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How to create a data lake for fun and profit

Andrew C. Oliver | July 30, 2014
The idea of data lakes has been fermenting, and now real companies are using them for real analysis. Here's why you might want one -- and how to create it

You'll need to learn some of the Hadoop stack such as SqoopOozie, and Flume -- and obtain feeds from your existing systems. Getting this process under way is the bulk of the grunt work; the rest ends up being more of an intellectual exercise.

Next, find a unicorn (aka data scientist), shoot the unicorn in the head because it's probably a shyster anyhow, and drink its blood Voldemort-style. Actually, you won't have to do that, because data scientists do not exist. Data scientists supposedly know advanced mathematics, artificial intelligence, and computer science, and they understand Hadoop -- as well as business and your business data in particular. In addition, they walk on water, bake gluten-free vegan bread that doesn't taste like sawdust, conjure good spirits, and sell you timeshares cheap.

In reality, the people you need are the people you always need: technically adept facilitators who pull the right people with the right knowledge into a room and work through problems. There is no unicorn; we are all the unicorn together.

Start with basic cases and use simple and familiar tools like Tableau (which can connect to Hive) to make nice charts, graphics, and reports demonstrating that, yes, you can do something useful with the data. Bring more stakeholders to the table and generate new ideas for how you can use the data. Advertise the system and its capabilities throughout the organization.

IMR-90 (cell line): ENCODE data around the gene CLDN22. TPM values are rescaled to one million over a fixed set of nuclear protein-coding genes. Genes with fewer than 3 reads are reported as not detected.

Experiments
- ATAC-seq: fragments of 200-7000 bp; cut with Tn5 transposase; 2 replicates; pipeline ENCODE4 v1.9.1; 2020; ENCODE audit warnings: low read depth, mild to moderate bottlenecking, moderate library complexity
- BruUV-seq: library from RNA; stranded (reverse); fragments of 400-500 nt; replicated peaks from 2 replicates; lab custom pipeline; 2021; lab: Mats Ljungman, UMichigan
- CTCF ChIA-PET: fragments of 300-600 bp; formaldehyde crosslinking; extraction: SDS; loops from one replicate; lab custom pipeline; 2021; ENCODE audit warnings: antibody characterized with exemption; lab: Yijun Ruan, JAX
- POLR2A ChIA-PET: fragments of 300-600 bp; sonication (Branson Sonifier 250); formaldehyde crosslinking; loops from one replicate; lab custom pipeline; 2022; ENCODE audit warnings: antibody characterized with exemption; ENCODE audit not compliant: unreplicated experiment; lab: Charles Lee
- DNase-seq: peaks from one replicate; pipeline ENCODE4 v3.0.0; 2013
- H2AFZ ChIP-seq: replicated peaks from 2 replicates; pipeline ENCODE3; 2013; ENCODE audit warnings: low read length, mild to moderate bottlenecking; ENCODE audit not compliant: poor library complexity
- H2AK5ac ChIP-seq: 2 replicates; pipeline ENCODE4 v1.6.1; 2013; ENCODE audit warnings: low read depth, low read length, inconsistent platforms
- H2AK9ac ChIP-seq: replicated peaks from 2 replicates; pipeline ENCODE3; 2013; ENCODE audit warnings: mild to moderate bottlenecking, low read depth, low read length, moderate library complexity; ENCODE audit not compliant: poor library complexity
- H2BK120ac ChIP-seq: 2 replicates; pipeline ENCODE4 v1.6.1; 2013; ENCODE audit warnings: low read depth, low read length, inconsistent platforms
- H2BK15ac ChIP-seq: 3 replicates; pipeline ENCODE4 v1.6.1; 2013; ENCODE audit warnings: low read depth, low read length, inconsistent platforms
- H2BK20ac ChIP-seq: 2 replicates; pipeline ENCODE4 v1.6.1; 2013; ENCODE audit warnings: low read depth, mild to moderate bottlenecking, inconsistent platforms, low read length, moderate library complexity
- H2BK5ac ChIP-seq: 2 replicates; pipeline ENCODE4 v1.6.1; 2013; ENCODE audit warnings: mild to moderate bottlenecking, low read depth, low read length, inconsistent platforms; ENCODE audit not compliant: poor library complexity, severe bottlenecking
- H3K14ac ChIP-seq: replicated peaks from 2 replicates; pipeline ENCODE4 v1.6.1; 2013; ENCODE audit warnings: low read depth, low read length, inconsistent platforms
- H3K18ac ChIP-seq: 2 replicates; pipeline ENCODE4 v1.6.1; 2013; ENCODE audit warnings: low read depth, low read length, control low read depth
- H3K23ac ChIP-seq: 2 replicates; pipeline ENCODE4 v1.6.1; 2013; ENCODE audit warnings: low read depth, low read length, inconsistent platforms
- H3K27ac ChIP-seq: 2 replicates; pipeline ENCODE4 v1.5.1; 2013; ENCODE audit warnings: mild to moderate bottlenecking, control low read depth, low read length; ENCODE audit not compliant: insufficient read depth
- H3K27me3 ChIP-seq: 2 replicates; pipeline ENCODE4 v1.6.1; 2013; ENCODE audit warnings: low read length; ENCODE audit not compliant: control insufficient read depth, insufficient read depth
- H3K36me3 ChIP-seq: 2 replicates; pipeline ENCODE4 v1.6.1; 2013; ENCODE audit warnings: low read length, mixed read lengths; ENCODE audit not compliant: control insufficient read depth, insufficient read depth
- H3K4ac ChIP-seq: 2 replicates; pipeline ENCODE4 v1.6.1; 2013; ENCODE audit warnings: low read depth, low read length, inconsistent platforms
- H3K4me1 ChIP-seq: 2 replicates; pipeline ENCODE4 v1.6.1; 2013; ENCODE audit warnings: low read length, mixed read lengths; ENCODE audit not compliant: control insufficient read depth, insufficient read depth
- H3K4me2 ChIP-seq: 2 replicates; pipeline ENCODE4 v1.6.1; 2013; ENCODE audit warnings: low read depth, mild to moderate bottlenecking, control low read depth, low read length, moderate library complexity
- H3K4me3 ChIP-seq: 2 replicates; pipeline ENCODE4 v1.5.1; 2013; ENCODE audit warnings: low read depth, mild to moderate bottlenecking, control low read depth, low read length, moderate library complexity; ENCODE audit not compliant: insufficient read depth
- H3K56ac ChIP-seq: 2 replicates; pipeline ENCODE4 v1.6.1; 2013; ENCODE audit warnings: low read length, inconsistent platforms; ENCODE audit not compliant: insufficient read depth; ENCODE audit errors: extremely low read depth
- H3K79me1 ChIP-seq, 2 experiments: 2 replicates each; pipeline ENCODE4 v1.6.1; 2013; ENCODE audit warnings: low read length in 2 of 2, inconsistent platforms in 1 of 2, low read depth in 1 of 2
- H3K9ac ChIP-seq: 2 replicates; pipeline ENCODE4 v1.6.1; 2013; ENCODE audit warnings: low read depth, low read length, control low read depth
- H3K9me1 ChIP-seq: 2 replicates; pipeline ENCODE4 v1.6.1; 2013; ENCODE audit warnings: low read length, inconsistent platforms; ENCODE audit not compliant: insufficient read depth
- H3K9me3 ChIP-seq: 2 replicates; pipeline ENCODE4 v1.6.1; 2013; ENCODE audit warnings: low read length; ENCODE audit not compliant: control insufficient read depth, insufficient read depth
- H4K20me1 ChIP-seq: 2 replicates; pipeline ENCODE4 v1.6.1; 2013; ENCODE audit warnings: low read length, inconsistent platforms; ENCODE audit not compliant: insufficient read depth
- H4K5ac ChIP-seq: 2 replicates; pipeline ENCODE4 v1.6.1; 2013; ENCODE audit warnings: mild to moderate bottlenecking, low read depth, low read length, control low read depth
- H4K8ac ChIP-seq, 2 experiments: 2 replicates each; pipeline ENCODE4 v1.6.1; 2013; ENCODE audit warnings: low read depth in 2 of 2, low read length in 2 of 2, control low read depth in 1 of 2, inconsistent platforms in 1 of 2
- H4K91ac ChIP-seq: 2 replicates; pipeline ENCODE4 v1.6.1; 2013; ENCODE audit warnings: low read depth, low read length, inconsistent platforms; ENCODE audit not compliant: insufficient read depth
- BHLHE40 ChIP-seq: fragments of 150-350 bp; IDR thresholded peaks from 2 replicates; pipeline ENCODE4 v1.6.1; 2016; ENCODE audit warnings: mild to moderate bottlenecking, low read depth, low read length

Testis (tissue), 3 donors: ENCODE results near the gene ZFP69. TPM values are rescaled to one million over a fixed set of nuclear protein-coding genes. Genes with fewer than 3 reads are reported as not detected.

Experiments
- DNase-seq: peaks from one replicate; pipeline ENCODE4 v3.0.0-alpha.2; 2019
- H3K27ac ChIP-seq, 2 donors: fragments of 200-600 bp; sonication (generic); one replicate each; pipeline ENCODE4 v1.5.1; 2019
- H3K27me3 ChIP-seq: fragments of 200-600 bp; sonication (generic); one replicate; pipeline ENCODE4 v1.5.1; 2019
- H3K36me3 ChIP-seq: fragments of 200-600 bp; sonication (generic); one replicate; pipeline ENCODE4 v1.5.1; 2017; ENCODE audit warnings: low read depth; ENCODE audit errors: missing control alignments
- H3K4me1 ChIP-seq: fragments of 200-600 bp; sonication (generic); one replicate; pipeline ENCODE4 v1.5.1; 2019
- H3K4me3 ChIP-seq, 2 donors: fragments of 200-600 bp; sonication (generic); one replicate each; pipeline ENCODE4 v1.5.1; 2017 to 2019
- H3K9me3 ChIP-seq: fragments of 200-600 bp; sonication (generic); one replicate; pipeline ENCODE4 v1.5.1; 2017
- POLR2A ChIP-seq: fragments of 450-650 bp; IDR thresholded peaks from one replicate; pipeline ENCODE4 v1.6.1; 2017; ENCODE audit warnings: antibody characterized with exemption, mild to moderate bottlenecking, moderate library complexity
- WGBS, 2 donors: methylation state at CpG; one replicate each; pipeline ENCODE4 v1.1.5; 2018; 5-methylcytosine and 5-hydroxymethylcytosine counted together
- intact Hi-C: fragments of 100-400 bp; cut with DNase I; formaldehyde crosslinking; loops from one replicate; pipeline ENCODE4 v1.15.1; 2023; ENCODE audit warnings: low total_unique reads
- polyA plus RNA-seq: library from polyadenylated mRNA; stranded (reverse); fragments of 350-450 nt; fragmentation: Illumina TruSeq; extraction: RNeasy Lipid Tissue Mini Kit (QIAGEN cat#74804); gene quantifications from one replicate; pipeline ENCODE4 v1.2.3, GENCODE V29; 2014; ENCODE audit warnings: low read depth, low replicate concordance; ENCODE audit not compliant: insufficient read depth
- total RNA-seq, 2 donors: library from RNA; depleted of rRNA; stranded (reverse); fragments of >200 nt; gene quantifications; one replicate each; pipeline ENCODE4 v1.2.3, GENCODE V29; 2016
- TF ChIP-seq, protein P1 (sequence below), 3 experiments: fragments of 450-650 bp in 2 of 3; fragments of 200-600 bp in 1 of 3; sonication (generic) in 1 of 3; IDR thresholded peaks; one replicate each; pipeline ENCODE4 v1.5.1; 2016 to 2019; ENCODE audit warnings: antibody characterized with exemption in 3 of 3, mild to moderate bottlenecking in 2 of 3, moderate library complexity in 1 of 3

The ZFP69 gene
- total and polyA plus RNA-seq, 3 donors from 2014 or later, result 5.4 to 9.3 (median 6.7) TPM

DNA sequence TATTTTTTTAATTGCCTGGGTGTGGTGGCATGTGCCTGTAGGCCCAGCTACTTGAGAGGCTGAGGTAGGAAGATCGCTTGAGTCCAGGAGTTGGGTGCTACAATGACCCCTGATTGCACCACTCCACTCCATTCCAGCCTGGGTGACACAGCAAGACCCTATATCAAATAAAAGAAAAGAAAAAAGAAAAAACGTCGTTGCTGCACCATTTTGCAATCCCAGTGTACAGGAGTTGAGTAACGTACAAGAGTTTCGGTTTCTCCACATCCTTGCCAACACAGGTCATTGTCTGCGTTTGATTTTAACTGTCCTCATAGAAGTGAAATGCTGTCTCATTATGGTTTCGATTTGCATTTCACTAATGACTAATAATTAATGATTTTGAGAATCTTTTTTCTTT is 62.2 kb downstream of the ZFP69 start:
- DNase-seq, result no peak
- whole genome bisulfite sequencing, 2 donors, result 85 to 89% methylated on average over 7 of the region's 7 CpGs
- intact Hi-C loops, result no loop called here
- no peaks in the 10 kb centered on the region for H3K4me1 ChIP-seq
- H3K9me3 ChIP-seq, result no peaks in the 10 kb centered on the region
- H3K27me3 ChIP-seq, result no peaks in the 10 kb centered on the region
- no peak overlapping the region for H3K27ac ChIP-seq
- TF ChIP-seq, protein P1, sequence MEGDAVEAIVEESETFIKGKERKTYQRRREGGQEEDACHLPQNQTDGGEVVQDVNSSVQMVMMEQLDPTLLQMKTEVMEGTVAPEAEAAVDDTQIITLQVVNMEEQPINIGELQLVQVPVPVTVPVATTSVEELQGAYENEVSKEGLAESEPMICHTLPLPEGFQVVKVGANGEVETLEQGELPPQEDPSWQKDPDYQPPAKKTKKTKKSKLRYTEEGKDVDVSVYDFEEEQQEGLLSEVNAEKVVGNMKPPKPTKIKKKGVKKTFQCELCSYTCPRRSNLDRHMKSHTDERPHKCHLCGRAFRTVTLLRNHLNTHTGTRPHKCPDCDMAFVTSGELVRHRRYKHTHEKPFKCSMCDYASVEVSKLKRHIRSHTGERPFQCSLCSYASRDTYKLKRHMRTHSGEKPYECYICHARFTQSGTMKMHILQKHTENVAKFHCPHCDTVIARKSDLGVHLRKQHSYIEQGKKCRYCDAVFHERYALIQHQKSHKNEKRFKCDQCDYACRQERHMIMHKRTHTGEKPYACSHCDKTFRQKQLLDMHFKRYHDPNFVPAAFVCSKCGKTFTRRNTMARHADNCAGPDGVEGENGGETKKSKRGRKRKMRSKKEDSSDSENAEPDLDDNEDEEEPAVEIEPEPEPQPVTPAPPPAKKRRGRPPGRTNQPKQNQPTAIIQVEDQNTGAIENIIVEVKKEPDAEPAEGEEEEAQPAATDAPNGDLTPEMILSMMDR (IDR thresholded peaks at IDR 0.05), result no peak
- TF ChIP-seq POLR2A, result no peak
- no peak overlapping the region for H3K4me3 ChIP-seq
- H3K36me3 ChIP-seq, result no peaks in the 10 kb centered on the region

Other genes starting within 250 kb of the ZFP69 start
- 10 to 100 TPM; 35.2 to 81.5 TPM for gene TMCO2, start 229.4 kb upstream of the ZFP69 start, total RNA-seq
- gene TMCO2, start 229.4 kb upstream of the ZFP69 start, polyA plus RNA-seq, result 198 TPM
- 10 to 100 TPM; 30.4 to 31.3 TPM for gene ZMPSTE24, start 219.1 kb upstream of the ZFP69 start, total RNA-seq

Consider security up front, as well as who can access what data. This will inform the structure of your directories and file locations on HDFS. Deploy Knox to enforce it because by default HDFS trusts the client the same way that NFS does. The idealist says: "Oh, you have a project, go to the data lake." The realist says: "Oh you have a project, get the right permissions in your data lake." At least you're not faced with a big, fat project where you need to provision a VM, get a feed from the relevant systems, create a schema to hold the data, and on and on.

Start with the core Hadoop platform. Don't get fancy at first. Don't launch a massive AI project that replaces the whole organization with your pipe dream of creating Skynet à la Hadoop. Start with bringing the data analytics to the people and making the data more accessible to them. Find a way to let people go fishing in the lake for what they want.

About relational data
Realistically, you can't dump everything in the data lake without messing with it first. As you work through your use cases, you may find the need to flatten some of your data, especially if it came from a relational source.

 

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